About 255 of the estimated 250,000 classified State Department documents published by online whistleblower WikiLeaks came from the United States embassy in Bern.
An additional 432 came from the US mission in Geneva. It was unknown what was contained in the cables – date, sender and key words were all that was published.
The most popular key words were “external political relations”, “military nuclear use” “terrorist and terrorism” and “human rights”.
Most of the cables emanating from Bern were sent between the end of 2005 and February 2010 – more than half from 2009 (89) and 2008 (66).
The Swiss cabinet was not yet aware of the content of these cables and therefore would not issue a statement, a government spokesman said on Monday.
The release on Sunday of more than 250,000 classified documents has forced the Obama administration into damage control, trying to contain fallout from unflattering assessments of world leaders and revelations about backstage US diplomacy.
The publication of the confidential cables amplified widespread global alarm about Iran's nuclear ambitions and unveiled occasional US pressure tactics aimed at hot spots in Afghanistan, Pakistan and North Korea. The leaks also disclosed bluntly candid impressions from both diplomats and other world leaders about America's allies and foes.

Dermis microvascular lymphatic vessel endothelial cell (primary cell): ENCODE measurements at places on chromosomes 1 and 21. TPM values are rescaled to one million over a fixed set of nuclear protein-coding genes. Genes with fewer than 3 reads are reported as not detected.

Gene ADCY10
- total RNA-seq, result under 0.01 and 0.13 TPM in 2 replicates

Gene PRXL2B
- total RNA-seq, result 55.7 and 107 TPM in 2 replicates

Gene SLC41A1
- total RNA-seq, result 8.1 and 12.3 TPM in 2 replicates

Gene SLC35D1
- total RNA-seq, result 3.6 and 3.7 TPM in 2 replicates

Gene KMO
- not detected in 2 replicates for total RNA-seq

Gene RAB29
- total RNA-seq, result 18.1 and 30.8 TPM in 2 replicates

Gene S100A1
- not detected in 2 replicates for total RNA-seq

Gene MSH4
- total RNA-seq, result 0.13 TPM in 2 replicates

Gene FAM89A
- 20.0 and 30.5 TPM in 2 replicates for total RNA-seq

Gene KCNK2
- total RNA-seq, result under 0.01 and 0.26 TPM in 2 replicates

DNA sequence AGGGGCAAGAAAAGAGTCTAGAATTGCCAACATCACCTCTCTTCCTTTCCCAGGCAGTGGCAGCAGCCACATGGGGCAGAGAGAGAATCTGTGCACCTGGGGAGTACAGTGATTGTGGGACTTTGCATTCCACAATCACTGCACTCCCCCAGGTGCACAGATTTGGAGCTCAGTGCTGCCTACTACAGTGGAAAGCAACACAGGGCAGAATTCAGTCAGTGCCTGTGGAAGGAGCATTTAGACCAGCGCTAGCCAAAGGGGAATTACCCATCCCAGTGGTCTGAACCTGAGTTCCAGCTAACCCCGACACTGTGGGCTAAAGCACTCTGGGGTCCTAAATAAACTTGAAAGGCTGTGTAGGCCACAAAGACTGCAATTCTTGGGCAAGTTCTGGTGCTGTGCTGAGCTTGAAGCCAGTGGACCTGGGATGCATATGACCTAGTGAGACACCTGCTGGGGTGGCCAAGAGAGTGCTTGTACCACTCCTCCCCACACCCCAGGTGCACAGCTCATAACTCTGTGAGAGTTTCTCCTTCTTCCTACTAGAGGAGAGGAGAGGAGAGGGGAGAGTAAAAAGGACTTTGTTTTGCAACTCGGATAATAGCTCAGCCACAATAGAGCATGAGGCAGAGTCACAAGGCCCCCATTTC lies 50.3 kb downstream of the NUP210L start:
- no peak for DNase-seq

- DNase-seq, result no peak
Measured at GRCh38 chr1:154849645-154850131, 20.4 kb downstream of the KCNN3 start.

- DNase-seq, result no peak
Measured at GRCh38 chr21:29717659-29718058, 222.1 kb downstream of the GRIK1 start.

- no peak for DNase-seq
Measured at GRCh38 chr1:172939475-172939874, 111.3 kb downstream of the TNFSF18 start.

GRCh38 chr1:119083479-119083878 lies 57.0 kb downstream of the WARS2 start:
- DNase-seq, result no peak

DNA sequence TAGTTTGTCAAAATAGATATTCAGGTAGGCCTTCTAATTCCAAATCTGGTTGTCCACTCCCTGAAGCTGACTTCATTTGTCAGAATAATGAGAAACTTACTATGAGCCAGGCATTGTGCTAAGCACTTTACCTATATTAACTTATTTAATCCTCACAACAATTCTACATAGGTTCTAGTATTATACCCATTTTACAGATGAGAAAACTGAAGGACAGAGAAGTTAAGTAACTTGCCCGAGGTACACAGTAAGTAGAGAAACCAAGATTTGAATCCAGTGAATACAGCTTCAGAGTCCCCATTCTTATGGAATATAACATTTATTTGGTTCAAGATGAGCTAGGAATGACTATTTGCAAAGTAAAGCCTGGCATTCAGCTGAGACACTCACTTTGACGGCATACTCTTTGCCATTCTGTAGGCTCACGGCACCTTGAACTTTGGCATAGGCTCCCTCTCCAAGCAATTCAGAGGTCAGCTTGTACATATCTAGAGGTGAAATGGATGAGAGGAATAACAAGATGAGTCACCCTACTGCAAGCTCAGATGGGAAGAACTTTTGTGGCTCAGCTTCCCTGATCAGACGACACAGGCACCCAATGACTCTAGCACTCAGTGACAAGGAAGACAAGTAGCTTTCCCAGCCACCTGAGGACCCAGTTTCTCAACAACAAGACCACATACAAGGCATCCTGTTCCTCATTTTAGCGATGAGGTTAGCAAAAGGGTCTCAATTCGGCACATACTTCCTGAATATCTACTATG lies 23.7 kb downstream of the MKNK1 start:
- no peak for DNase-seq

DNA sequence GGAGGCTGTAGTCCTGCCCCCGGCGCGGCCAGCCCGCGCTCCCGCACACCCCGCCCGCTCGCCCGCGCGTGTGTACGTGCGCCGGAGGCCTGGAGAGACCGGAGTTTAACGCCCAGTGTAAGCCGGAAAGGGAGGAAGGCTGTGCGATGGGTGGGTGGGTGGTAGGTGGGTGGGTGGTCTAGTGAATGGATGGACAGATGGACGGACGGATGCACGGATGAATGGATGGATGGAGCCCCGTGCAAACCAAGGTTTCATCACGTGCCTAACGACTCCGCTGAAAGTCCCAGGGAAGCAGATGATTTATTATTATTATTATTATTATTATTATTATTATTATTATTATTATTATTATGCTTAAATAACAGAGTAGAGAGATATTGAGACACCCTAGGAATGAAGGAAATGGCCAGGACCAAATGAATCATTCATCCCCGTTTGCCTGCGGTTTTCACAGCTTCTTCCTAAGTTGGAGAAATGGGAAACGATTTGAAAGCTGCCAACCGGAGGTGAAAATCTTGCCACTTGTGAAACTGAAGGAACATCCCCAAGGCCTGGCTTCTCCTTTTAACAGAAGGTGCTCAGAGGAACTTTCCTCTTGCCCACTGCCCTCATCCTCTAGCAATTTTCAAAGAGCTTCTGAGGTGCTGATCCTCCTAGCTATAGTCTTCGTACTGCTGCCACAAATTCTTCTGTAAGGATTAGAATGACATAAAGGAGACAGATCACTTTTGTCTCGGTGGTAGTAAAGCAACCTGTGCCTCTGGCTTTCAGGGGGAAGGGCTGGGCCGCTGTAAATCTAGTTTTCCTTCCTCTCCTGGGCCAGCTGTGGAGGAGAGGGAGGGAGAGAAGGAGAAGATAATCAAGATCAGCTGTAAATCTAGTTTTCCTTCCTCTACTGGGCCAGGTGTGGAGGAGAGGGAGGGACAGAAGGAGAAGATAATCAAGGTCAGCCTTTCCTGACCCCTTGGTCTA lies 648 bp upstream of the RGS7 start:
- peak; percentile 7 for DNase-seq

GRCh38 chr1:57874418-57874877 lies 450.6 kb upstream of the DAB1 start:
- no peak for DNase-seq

The documents published by The New York Times, France's Le Monde, The Guardian in Britain, German magazine Der Spiegel and others laid out the behind-the-scenes conduct of Washington's international relations, shrouded in public by platitudes, smiles and handshakes at photo sessions among senior officials.
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